Twenty years after the trio’s debut, Dada is set apart from the vast majority of it early ‘90s contemporaries, most of whom have broken up or faded away. Gurley is quick to acknowledge that his band is a rarity, one of the few bands of its era still working.

“It’s really a small number, it’s like one of out of 50 I’d guess,” Gurley said. “We’re tight as friends. We really enjoy playing together....We know that no matter what we do, this is probably the best thing we’ll ever do.”

That best thing wouldn’t have happened without producer Ken Scott. One of the handful of engineers who worked with The Beatles, Scott had produced David Bowie, Supertramp and Devo when he introduced himself to Dada.

“He came up to us after a show and said, ‘I’d like to record you guys,” Gurley said. “But you’ll have to sign something that says if this helps you get a record deal, I get to do the record.’ For us it was ‘Hell yeah, Ken Scott.’”

The recordings the band did with Scott led to a deal with I.R.S. Records and “Puzzle,” which became a hit right out of the box.

Even so, Gurley said, Dada is lucky it came along when record companies were still record companies.

“I really like the fact that we came up at a time when there were A&R guys and record companies that would develop a band,” Gurley said. “They would take a baby band, remember that term, and let you develop. I like the days when there was a record company behind you. It was cool.”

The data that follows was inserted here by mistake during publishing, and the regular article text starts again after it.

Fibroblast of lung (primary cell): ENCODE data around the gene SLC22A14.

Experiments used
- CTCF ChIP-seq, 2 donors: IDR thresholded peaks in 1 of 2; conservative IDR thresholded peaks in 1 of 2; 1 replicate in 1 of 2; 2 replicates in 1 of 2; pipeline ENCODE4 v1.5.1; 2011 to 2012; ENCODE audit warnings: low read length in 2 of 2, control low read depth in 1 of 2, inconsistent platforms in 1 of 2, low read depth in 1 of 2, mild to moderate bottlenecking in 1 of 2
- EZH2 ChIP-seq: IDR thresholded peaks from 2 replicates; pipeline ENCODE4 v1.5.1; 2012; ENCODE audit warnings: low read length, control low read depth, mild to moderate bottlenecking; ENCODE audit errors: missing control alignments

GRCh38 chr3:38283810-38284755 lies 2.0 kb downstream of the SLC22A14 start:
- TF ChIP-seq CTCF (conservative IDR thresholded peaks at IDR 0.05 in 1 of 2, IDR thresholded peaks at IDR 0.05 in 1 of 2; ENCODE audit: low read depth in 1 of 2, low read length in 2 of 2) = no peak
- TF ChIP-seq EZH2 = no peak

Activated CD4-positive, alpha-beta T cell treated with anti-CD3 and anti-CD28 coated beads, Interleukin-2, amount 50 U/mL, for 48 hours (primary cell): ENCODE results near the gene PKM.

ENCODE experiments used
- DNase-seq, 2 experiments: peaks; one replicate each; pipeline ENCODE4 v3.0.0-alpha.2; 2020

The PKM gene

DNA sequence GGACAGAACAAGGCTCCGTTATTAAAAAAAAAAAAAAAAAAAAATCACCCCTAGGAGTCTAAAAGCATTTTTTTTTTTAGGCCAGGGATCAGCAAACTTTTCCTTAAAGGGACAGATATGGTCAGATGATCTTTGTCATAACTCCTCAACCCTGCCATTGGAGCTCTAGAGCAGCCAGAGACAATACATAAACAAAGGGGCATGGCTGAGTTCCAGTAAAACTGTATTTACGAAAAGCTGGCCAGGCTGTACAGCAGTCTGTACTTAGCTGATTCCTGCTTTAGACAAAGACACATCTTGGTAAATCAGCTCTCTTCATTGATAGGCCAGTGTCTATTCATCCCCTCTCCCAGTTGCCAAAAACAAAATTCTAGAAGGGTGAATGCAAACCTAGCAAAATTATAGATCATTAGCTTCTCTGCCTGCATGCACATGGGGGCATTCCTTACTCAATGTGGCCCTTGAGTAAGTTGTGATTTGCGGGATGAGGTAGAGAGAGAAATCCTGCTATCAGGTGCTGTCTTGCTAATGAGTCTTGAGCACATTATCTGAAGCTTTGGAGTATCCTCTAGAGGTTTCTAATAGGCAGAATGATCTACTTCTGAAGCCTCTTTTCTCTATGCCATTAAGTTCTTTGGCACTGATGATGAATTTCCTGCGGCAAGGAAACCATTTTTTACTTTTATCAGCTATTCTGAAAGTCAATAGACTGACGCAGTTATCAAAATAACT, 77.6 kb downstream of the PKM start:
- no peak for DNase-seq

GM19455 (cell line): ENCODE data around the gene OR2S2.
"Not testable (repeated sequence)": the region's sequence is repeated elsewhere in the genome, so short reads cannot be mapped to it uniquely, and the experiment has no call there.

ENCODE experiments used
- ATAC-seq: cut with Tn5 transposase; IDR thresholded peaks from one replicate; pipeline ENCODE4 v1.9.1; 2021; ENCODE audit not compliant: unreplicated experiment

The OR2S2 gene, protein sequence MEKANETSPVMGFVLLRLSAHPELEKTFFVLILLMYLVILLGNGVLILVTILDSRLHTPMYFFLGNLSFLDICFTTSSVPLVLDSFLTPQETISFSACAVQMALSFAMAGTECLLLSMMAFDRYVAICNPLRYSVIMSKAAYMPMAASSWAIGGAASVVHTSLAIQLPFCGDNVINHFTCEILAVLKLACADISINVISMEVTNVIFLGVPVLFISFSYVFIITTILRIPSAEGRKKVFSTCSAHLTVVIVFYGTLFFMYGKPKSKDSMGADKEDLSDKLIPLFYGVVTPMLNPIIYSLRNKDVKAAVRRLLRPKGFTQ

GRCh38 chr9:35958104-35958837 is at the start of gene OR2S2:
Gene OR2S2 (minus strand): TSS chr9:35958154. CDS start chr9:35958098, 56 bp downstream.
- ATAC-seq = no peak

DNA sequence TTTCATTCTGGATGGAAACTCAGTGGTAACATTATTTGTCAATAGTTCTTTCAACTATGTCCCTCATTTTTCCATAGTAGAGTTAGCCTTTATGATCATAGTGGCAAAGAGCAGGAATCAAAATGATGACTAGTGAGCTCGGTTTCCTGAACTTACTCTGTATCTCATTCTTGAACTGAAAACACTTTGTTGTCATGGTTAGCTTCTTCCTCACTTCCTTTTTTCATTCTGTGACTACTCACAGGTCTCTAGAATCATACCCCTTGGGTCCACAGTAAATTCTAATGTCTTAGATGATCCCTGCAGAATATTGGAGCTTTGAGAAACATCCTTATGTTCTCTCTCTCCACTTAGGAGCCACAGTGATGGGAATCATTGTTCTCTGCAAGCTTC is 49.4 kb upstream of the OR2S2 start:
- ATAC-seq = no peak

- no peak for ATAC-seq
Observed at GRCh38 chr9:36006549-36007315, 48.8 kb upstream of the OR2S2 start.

The days of artist development and support for multiple albums are long gone, wiped out as downloading changed the music business and major record labels shifted to trying to get big hits from its acts immediately and no longer had the patience or resources to let acts develop an audience.

Gurley doesn’t have much sympathy for the record industry.

“They kind of screwed up,” he said. “They saw it coming and didn’t do anything about it. Film and television were real comfortable about it. I know for a fact people at the record companies said, ‘People aren’t going to buy records off their computers.’ They were cocky and they paid for it.”

Dada’s last major label record, a self-titled album, was released on MCA in 1998, about the time Gurley said the labels started to crumble. Any future releases, and he promises there will be one, will likely be released independently.

For now, Gurley is happy to be out on the road, making music with his friends and continuing a ride that he has never believed would end.

“I never thought I wouldn’t be doing it,” he said. “I never thought I’d stop doing it because even when it was happening I knew this was the most important thing that ever happened to me and the biggest thing. I feel fortunate that we’re all still in the world and still making music.”

If You Go What: Dada with Alexis Babini. When: 7 p.m., Sunday, Nov. 3. Where: Tupelo Music Hall, 2 Young Road, Londonderry How: Tickets are $25. Call 603-437-5100 or visit AND When: 8 p.m., Saturday, Nov. 2. Where: Hard Rock Cafe, 22-24 Clinton St., Boston. How: Tickets are $20 in advance; $25 at door. Call 617-424-7625 or visit